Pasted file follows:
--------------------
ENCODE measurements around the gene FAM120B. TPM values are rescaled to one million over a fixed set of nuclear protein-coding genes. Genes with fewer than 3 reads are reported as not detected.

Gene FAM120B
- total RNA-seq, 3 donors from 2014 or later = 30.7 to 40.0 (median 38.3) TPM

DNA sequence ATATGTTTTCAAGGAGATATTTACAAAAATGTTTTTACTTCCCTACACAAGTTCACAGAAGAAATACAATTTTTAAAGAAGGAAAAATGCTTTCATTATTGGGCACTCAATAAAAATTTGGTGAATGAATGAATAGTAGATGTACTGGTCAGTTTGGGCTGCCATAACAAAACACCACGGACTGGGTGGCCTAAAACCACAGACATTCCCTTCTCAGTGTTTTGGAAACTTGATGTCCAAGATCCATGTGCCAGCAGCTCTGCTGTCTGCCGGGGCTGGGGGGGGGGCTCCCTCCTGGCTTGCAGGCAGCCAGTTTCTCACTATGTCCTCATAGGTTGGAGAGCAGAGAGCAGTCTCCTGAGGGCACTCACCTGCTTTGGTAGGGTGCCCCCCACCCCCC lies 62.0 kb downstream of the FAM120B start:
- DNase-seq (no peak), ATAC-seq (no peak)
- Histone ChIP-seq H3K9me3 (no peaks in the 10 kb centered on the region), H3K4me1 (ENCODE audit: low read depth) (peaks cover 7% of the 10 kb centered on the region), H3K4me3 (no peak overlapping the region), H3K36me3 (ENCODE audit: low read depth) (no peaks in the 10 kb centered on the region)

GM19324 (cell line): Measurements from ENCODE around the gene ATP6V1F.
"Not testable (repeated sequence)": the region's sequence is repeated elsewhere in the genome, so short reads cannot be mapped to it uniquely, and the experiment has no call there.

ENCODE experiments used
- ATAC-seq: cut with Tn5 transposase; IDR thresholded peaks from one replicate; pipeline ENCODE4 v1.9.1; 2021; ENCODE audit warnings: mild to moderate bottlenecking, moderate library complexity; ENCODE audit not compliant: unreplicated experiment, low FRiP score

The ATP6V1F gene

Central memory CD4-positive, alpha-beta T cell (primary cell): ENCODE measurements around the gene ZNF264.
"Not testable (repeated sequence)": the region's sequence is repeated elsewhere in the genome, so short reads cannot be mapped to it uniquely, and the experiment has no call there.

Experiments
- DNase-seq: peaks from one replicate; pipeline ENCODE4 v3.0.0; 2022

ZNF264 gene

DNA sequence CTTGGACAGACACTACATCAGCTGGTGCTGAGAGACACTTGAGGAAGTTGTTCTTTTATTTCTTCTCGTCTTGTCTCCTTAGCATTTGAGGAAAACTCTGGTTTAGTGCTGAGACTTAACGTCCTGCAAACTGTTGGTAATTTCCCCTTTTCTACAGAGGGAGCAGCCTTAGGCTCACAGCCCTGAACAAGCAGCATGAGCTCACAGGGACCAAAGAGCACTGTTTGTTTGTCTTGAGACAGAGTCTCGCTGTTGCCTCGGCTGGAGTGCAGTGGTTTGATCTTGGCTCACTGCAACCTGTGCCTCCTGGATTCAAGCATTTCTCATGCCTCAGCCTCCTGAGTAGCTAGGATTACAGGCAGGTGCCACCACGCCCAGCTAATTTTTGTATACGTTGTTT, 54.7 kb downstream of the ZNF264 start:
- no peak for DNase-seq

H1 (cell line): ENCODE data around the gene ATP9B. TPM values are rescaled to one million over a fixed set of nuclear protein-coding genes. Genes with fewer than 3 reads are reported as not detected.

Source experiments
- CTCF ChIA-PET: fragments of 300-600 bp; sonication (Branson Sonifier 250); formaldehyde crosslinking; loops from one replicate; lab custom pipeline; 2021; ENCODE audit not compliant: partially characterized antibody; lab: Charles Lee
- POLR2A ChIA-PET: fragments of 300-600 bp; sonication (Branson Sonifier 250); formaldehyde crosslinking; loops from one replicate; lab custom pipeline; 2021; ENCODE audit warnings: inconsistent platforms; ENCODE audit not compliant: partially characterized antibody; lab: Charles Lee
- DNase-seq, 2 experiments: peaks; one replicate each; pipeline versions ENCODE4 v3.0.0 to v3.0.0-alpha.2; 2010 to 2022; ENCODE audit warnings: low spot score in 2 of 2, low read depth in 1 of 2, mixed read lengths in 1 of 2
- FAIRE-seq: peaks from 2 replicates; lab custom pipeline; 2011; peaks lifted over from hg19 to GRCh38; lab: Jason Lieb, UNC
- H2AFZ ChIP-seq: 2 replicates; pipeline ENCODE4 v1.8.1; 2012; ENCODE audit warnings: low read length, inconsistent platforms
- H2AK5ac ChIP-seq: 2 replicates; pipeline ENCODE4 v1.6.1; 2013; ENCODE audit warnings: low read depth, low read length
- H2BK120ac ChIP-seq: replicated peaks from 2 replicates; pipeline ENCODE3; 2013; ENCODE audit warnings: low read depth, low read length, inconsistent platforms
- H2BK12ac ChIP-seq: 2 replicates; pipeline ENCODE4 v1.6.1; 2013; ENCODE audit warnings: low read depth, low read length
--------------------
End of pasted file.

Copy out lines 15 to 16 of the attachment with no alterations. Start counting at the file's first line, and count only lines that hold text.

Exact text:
- DNase-seq: peaks from one replicate; pipeline ENCODE4 v3.0.0; 2022

ZNF264 gene